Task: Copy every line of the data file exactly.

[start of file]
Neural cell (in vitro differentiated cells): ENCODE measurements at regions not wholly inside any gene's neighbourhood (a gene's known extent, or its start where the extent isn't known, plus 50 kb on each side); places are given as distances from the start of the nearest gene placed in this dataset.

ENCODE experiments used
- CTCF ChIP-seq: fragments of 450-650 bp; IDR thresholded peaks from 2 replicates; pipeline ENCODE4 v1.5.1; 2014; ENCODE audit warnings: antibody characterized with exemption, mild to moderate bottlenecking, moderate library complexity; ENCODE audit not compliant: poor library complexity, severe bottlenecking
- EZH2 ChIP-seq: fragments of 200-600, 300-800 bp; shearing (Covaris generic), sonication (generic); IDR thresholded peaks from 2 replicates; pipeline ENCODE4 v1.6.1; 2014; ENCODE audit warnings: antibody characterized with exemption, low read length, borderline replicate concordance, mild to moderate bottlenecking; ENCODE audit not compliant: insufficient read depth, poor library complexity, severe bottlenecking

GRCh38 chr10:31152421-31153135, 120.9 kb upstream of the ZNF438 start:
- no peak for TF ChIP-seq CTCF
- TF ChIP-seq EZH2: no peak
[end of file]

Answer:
Neural cell (in vitro differentiated cells): ENCODE measurements at regions not wholly inside any gene's neighbourhood (a gene's known extent, or its start where the extent isn't known, plus 50 kb on each side); places are given as distances from the start of the nearest gene placed in this dataset.

ENCODE experiments used
- CTCF ChIP-seq: fragments of 450-650 bp; IDR thresholded peaks from 2 replicates; pipeline ENCODE4 v1.5.1; 2014; ENCODE audit warnings: antibody characterized with exemption, mild to moderate bottlenecking, moderate library complexity; ENCODE audit not compliant: poor library complexity, severe bottlenecking
- EZH2 ChIP-seq: fragments of 200-600, 300-800 bp; shearing (Covaris generic), sonication (generic); IDR thresholded peaks from 2 replicates; pipeline ENCODE4 v1.6.1; 2014; ENCODE audit warnings: antibody characterized with exemption, low read length, borderline replicate concordance, mild to moderate bottlenecking; ENCODE audit not compliant: insufficient read depth, poor library complexity, severe bottlenecking

GRCh38 chr10:31152421-31153135, 120.9 kb upstream of the ZNF438 start:
- no peak for TF ChIP-seq CTCF
- TF ChIP-seq EZH2: no peak